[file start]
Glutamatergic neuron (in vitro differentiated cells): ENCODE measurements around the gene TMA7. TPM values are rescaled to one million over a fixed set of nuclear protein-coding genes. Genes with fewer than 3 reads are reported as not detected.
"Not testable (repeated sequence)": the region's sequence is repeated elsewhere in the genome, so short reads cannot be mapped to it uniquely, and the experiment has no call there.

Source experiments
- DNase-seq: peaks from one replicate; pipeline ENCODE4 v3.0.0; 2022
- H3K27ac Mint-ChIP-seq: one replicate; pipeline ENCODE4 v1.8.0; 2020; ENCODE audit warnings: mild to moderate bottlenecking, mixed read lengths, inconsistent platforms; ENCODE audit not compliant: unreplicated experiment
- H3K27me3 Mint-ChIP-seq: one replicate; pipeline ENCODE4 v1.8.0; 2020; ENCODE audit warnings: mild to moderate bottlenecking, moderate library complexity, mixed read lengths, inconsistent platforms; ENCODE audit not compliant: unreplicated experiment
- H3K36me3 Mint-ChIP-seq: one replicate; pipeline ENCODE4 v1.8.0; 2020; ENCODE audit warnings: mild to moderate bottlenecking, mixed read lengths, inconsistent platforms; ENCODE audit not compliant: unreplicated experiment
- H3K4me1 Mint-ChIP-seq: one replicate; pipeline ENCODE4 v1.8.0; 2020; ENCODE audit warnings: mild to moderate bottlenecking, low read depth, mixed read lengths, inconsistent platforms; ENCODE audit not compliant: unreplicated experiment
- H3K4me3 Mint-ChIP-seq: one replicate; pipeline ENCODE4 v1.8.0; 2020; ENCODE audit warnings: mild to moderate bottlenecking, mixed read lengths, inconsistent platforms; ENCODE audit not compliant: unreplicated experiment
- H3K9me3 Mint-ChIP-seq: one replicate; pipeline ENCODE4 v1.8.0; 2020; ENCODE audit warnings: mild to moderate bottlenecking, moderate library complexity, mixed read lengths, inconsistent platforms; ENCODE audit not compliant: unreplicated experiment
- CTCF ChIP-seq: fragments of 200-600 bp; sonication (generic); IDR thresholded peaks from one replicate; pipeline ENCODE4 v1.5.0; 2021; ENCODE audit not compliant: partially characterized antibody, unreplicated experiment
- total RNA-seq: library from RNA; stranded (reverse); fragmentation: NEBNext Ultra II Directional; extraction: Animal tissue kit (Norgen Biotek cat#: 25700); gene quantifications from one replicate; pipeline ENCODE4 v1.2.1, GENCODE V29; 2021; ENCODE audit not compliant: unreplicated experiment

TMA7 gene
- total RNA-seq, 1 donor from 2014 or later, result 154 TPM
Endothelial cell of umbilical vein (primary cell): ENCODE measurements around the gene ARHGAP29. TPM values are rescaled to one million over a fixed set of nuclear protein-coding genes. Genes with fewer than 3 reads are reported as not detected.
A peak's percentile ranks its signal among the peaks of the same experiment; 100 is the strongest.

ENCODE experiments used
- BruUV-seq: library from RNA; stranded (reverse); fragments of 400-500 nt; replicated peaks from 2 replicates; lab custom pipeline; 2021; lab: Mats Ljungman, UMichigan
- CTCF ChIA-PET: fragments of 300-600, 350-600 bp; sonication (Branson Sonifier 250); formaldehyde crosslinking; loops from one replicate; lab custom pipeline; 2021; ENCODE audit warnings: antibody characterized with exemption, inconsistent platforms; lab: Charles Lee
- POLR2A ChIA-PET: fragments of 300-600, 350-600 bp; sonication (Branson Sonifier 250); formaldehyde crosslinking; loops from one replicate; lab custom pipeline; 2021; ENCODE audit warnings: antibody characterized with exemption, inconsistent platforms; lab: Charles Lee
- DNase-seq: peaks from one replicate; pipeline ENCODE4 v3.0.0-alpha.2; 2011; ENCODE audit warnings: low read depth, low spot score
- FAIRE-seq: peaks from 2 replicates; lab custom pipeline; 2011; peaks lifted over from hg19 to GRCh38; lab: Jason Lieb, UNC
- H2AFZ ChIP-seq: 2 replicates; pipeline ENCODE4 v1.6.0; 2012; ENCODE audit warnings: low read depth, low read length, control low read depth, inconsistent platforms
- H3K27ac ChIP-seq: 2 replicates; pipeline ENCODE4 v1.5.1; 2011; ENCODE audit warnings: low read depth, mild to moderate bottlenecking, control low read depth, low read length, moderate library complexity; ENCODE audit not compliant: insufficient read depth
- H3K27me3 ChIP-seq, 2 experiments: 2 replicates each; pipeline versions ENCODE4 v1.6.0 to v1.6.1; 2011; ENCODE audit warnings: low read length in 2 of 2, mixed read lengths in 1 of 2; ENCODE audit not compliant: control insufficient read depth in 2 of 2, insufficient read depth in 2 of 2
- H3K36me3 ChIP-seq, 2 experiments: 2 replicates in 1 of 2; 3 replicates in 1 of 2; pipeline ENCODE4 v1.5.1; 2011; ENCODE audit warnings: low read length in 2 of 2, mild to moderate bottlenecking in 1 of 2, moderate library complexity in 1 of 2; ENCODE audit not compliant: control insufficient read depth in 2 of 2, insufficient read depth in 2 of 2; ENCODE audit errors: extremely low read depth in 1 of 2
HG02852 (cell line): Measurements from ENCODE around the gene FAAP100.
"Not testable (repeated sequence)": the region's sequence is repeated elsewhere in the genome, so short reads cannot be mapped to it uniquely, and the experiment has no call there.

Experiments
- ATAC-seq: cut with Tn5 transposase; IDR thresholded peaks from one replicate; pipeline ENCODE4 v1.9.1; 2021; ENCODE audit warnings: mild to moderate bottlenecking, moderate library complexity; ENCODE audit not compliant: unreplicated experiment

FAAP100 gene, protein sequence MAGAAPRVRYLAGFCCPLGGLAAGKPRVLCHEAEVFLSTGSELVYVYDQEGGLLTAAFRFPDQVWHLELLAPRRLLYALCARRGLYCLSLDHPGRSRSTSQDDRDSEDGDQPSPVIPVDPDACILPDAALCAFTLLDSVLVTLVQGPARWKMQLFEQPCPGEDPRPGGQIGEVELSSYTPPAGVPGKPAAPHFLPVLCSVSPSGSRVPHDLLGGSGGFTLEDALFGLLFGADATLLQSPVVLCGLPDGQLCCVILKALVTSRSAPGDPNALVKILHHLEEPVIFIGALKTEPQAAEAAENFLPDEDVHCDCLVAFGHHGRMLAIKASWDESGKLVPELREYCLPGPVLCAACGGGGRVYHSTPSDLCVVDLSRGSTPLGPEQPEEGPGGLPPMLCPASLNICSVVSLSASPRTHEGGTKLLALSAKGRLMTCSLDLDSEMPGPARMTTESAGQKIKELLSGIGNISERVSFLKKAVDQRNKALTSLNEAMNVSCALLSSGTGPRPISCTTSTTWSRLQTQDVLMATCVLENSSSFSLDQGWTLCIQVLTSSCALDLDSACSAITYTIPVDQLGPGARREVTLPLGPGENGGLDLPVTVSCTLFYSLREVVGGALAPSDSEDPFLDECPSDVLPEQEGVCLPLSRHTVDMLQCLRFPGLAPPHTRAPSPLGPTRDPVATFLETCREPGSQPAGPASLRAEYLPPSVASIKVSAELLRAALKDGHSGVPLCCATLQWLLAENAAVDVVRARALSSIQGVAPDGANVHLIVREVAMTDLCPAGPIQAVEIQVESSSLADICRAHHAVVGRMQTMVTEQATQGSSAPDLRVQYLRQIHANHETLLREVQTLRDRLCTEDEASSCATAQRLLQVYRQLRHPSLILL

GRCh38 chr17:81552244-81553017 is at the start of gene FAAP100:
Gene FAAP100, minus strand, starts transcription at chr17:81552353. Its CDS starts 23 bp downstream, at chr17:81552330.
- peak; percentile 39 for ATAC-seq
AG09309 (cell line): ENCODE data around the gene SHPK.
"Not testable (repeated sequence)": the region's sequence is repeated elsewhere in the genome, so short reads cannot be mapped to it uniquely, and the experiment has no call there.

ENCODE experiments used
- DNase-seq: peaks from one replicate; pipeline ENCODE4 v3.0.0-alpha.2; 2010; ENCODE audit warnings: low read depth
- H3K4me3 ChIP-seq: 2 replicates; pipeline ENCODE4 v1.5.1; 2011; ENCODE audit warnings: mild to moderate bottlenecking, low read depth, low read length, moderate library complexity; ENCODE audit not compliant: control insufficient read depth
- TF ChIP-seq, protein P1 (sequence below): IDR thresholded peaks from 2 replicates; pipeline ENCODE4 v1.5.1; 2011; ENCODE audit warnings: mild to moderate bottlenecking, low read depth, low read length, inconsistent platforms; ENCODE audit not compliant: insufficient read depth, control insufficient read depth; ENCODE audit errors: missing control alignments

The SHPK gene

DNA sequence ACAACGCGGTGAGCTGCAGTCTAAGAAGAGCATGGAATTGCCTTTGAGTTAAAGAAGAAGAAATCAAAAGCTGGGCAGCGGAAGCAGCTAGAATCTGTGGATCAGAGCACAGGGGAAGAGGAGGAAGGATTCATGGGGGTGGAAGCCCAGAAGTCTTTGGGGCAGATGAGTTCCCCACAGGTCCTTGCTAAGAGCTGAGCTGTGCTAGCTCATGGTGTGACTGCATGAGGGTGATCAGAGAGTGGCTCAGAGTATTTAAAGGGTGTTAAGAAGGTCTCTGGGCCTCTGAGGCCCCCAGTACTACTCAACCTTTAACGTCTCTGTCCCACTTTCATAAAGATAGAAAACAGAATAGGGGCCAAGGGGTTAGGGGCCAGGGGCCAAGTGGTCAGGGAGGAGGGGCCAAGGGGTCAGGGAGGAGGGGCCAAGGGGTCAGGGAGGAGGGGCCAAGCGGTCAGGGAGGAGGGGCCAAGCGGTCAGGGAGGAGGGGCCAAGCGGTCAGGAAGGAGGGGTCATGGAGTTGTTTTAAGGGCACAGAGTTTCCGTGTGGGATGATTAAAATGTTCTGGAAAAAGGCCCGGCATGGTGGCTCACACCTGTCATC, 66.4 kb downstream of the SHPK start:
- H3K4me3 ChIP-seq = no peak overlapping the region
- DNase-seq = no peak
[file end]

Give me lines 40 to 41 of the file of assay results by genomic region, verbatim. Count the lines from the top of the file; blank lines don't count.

- TF ChIP-seq, protein P1 (sequence below): IDR thresholded peaks from 2 replicates; pipeline ENCODE4 v1.5.1; 2011; ENCODE audit warnings: mild to moderate bottlenecking, low read depth, low read length, inconsistent platforms; ENCODE audit not compliant: insufficient read depth, control insufficient read depth; ENCODE audit errors: missing control alignments

The SHPK gene